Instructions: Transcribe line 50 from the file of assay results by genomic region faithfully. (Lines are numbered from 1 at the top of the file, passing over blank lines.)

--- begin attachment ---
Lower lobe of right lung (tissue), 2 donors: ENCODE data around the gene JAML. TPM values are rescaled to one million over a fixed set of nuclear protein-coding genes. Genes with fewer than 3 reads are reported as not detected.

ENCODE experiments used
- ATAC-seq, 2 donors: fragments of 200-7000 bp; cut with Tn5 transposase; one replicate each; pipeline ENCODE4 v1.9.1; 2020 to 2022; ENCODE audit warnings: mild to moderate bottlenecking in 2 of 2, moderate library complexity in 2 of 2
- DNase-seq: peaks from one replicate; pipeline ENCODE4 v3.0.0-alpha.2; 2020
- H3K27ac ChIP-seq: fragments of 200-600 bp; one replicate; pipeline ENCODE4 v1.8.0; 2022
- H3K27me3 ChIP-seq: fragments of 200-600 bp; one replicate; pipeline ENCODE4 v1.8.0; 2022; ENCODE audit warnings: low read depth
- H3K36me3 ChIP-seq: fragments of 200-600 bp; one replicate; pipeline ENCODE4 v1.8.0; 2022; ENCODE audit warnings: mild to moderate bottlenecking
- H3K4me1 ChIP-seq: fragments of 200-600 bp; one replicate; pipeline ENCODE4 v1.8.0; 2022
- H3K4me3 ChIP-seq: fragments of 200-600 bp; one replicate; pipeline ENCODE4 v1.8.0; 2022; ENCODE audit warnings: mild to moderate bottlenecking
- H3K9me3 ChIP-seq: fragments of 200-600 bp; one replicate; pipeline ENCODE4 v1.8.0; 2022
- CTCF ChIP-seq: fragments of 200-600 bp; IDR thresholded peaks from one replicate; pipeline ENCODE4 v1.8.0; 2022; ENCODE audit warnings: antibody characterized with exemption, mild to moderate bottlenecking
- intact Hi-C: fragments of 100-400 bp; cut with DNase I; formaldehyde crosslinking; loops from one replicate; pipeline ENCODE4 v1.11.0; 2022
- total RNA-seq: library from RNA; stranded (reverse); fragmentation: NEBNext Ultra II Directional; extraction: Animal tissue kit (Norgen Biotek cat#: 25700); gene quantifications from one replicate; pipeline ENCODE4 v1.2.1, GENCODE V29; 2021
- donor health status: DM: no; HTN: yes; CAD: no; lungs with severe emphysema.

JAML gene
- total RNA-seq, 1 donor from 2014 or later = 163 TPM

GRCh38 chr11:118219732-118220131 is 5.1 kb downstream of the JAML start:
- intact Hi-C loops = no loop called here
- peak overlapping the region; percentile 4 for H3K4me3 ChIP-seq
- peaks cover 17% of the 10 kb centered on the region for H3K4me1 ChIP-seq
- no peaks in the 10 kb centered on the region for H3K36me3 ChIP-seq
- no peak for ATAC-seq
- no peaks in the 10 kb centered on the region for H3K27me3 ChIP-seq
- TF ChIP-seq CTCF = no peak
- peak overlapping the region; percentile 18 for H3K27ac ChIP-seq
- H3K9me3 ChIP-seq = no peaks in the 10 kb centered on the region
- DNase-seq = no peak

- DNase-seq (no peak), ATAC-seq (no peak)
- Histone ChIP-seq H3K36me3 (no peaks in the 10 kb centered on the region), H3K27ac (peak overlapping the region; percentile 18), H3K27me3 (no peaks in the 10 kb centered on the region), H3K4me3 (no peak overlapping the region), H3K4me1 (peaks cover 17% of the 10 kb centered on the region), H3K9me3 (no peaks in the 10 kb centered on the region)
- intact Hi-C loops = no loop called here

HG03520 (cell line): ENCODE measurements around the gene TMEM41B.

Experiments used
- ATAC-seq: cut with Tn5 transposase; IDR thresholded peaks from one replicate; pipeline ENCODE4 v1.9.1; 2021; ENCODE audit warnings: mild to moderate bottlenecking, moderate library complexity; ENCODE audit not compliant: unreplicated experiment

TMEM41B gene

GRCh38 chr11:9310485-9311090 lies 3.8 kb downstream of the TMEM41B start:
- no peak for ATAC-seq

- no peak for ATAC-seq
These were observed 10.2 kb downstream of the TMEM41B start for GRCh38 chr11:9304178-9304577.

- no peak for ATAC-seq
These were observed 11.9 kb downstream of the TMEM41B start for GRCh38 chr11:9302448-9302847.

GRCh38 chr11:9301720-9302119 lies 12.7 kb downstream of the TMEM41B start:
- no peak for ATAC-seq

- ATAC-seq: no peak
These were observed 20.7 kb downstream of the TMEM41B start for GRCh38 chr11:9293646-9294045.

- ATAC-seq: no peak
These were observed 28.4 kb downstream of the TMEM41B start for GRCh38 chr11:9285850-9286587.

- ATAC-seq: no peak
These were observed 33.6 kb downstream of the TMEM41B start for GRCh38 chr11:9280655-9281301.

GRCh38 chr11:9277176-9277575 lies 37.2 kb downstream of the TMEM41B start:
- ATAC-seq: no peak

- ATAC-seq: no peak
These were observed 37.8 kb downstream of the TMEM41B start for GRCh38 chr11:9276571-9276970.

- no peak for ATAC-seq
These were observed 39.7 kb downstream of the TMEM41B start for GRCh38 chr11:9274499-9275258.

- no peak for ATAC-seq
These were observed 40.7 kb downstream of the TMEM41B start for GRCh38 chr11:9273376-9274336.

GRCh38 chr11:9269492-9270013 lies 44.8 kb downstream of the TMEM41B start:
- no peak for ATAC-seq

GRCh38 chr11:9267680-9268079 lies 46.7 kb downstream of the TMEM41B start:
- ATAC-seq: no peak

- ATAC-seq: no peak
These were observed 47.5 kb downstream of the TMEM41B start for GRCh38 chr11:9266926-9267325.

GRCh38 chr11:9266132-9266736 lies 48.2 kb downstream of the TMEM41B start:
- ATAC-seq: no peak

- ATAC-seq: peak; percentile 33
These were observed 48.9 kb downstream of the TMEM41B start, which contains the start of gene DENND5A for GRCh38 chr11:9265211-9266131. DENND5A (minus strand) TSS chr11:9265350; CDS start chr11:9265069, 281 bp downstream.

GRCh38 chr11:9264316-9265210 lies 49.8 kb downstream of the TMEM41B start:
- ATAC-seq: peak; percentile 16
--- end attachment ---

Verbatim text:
- ATAC-seq: no peak